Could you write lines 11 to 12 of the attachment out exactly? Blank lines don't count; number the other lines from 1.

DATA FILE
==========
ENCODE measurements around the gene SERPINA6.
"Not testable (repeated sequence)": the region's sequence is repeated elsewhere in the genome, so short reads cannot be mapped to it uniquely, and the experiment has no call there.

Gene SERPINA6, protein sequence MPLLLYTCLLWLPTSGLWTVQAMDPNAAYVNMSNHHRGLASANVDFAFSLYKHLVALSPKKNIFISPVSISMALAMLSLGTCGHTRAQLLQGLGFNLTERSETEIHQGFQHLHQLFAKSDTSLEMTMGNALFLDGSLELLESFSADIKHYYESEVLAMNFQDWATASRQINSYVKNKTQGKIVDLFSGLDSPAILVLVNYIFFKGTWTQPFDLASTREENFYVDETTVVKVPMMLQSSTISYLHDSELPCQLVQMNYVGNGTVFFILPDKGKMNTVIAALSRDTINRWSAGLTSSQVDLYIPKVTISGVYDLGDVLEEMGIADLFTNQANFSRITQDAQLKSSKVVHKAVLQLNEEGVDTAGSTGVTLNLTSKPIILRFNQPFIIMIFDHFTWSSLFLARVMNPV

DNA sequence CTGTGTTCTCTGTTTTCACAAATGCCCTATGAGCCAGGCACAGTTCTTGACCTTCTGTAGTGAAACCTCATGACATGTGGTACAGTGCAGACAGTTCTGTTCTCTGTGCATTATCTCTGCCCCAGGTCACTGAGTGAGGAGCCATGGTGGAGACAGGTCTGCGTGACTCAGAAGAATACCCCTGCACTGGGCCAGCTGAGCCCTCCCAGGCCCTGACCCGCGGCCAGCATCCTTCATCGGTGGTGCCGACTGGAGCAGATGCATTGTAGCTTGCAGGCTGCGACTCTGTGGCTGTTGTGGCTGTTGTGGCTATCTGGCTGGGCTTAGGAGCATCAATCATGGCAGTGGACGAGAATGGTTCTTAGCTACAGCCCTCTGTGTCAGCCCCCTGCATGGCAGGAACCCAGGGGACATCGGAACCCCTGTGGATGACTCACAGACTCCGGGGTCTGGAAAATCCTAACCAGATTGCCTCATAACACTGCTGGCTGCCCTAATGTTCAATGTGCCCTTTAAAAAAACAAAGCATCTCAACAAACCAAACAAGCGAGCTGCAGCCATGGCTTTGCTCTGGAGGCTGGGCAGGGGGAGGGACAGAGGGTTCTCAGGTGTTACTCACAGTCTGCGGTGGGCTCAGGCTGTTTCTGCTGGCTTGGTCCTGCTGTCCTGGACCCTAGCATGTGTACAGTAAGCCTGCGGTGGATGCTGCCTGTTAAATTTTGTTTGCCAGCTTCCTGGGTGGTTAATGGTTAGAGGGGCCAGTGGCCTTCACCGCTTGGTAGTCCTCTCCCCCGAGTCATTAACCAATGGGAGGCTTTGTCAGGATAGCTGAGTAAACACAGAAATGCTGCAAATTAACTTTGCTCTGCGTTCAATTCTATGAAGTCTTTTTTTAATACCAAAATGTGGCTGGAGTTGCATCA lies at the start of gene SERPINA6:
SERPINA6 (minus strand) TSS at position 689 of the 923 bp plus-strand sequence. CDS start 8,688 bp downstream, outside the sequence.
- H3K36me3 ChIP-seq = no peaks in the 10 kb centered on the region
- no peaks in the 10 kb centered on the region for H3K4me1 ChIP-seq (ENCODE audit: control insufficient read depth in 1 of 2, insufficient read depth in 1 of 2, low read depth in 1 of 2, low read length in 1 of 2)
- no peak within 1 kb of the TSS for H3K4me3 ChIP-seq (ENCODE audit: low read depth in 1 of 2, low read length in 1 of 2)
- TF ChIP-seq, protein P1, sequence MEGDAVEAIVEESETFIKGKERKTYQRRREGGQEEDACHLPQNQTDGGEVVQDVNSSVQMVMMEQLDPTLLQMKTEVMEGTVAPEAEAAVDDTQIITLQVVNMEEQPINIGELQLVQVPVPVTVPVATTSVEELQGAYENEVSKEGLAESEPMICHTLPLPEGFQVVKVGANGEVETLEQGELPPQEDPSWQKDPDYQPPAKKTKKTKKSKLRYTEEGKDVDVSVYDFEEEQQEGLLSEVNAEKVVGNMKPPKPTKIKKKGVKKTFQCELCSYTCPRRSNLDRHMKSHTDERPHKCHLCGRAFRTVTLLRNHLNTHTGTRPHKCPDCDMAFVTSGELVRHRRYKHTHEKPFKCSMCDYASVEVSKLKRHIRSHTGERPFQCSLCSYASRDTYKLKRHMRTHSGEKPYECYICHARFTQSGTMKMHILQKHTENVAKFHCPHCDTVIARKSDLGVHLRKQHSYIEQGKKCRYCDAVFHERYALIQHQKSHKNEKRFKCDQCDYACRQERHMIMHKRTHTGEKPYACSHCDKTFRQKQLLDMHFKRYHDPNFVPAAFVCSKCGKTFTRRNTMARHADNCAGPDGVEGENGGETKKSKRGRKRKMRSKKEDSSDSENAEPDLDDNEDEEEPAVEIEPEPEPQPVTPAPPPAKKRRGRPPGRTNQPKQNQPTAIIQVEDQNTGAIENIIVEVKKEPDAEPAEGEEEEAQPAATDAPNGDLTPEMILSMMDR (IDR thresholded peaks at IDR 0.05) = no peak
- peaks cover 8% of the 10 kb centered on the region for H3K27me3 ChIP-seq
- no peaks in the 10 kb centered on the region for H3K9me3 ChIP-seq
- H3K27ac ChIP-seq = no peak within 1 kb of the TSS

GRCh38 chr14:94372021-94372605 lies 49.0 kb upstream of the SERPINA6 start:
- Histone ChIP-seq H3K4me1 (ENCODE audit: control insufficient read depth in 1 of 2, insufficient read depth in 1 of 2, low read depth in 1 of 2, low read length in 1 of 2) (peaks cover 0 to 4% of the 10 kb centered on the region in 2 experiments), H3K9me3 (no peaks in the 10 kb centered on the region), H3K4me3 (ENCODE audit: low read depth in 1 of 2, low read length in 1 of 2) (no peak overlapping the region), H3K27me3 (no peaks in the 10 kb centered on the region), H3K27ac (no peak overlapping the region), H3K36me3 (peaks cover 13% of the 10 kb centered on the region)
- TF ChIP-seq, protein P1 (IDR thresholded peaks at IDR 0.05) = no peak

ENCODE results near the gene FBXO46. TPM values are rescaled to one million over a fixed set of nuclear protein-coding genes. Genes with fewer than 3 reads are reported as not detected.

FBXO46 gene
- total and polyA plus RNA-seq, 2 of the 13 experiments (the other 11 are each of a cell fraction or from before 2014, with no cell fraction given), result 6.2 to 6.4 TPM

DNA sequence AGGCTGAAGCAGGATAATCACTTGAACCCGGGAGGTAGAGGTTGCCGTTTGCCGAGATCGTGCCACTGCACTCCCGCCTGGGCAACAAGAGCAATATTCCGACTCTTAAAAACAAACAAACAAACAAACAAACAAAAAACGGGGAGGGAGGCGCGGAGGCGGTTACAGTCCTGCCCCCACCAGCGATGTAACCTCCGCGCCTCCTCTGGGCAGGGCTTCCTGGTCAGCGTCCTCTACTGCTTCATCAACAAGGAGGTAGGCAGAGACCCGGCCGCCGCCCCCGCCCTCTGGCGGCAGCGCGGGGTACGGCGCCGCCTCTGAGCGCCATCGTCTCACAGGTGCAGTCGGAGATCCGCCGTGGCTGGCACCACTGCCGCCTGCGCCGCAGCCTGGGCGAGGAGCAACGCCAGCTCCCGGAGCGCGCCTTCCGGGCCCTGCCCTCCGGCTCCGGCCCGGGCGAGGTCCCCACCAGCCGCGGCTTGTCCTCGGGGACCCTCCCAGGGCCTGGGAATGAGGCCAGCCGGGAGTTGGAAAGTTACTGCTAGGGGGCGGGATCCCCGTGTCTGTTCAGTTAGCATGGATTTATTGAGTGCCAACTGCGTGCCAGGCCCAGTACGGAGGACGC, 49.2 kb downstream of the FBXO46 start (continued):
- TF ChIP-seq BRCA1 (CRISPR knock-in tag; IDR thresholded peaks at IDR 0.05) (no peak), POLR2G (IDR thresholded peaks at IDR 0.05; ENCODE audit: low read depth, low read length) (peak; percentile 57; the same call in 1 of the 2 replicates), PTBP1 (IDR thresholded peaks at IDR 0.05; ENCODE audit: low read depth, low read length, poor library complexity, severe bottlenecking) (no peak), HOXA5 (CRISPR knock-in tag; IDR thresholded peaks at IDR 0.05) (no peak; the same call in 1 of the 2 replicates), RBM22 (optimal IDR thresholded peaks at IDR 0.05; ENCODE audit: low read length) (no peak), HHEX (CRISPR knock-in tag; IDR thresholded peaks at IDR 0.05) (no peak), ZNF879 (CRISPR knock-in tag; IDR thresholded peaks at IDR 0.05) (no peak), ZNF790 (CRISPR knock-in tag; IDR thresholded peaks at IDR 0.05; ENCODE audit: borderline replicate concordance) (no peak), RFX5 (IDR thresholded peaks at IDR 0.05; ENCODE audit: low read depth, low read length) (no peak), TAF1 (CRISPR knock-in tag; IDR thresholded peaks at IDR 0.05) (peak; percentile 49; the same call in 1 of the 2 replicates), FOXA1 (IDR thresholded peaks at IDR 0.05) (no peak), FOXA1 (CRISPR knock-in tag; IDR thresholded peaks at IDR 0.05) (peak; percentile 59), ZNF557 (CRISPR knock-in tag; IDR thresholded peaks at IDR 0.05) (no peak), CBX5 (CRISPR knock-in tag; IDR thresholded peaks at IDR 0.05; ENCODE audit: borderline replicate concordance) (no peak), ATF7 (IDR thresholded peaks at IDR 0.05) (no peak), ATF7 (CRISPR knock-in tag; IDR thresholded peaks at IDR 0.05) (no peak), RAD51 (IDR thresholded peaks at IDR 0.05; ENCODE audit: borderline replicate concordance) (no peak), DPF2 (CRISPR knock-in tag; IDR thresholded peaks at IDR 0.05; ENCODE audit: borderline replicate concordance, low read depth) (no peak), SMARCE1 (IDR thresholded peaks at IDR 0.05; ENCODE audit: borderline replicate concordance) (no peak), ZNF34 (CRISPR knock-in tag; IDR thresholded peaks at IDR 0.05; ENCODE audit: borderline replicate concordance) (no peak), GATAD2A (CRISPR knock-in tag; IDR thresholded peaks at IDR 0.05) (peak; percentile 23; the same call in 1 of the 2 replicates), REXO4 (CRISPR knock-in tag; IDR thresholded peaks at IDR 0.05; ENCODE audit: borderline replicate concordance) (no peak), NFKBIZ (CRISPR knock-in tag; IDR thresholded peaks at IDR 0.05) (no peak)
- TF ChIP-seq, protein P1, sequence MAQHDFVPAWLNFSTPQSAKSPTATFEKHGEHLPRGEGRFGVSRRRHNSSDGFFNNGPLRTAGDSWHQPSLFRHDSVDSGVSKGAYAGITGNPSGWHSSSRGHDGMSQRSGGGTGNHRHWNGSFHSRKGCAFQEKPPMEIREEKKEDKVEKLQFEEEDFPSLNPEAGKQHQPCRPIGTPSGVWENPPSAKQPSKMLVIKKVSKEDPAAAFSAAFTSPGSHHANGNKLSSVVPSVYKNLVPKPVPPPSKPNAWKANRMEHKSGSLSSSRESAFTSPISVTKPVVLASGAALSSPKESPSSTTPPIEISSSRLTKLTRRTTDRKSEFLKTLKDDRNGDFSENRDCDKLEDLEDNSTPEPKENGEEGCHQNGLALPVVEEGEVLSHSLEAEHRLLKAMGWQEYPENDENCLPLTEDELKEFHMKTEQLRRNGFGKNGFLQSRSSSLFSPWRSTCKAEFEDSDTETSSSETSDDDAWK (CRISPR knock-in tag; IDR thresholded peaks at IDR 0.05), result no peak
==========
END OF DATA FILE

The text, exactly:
- no peaks in the 10 kb centered on the region for H3K9me3 ChIP-seq
- H3K27ac ChIP-seq = no peak within 1 kb of the TSS